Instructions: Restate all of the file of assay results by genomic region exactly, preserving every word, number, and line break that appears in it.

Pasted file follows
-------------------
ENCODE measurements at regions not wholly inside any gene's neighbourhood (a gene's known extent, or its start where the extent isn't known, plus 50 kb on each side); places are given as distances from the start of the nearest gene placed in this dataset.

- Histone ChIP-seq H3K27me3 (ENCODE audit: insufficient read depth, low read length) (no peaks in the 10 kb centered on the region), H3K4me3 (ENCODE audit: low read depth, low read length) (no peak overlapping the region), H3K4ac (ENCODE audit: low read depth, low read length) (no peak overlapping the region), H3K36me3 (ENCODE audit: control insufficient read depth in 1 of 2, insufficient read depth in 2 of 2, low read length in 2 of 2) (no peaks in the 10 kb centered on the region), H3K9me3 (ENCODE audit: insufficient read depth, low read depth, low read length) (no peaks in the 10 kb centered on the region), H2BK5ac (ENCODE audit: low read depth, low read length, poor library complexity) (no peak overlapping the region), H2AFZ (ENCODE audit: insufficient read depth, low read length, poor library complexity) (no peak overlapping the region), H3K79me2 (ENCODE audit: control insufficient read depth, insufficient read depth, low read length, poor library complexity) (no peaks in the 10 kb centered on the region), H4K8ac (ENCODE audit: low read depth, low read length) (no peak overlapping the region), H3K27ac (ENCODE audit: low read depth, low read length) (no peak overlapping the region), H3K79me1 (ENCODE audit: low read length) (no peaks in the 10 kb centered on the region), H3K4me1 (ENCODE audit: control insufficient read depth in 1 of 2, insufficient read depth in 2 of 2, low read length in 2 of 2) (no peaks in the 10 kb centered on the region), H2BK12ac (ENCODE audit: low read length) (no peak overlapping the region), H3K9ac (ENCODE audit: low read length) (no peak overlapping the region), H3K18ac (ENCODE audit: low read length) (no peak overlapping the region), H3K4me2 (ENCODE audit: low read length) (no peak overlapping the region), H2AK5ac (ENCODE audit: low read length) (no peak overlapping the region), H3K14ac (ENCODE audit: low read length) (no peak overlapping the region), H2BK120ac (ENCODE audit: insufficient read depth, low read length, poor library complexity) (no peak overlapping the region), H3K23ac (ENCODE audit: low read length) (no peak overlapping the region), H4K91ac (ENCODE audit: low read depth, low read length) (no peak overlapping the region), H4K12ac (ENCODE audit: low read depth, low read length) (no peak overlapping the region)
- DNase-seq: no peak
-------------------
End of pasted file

ENCODE measurements at regions not wholly inside any gene's neighbourhood (a gene's known extent, or its start where the extent isn't known, plus 50 kb on each side); places are given as distances from the start of the nearest gene placed in this dataset.

- Histone ChIP-seq H3K27me3 (ENCODE audit: insufficient read depth, low read length) (no peaks in the 10 kb centered on the region), H3K4me3 (ENCODE audit: low read depth, low read length) (no peak overlapping the region), H3K4ac (ENCODE audit: low read depth, low read length) (no peak overlapping the region), H3K36me3 (ENCODE audit: control insufficient read depth in 1 of 2, insufficient read depth in 2 of 2, low read length in 2 of 2) (no peaks in the 10 kb centered on the region), H3K9me3 (ENCODE audit: insufficient read depth, low read depth, low read length) (no peaks in the 10 kb centered on the region), H2BK5ac (ENCODE audit: low read depth, low read length, poor library complexity) (no peak overlapping the region), H2AFZ (ENCODE audit: insufficient read depth, low read length, poor library complexity) (no peak overlapping the region), H3K79me2 (ENCODE audit: control insufficient read depth, insufficient read depth, low read length, poor library complexity) (no peaks in the 10 kb centered on the region), H4K8ac (ENCODE audit: low read depth, low read length) (no peak overlapping the region), H3K27ac (ENCODE audit: low read depth, low read length) (no peak overlapping the region), H3K79me1 (ENCODE audit: low read length) (no peaks in the 10 kb centered on the region), H3K4me1 (ENCODE audit: control insufficient read depth in 1 of 2, insufficient read depth in 2 of 2, low read length in 2 of 2) (no peaks in the 10 kb centered on the region), H2BK12ac (ENCODE audit: low read length) (no peak overlapping the region), H3K9ac (ENCODE audit: low read length) (no peak overlapping the region), H3K18ac (ENCODE audit: low read length) (no peak overlapping the region), H3K4me2 (ENCODE audit: low read length) (no peak overlapping the region), H2AK5ac (ENCODE audit: low read length) (no peak overlapping the region), H3K14ac (ENCODE audit: low read length) (no peak overlapping the region), H2BK120ac (ENCODE audit: insufficient read depth, low read length, poor library complexity) (no peak overlapping the region), H3K23ac (ENCODE audit: low read length) (no peak overlapping the region), H4K91ac (ENCODE audit: low read depth, low read length) (no peak overlapping the region), H4K12ac (ENCODE audit: low read depth, low read length) (no peak overlapping the region)
- DNase-seq: no peak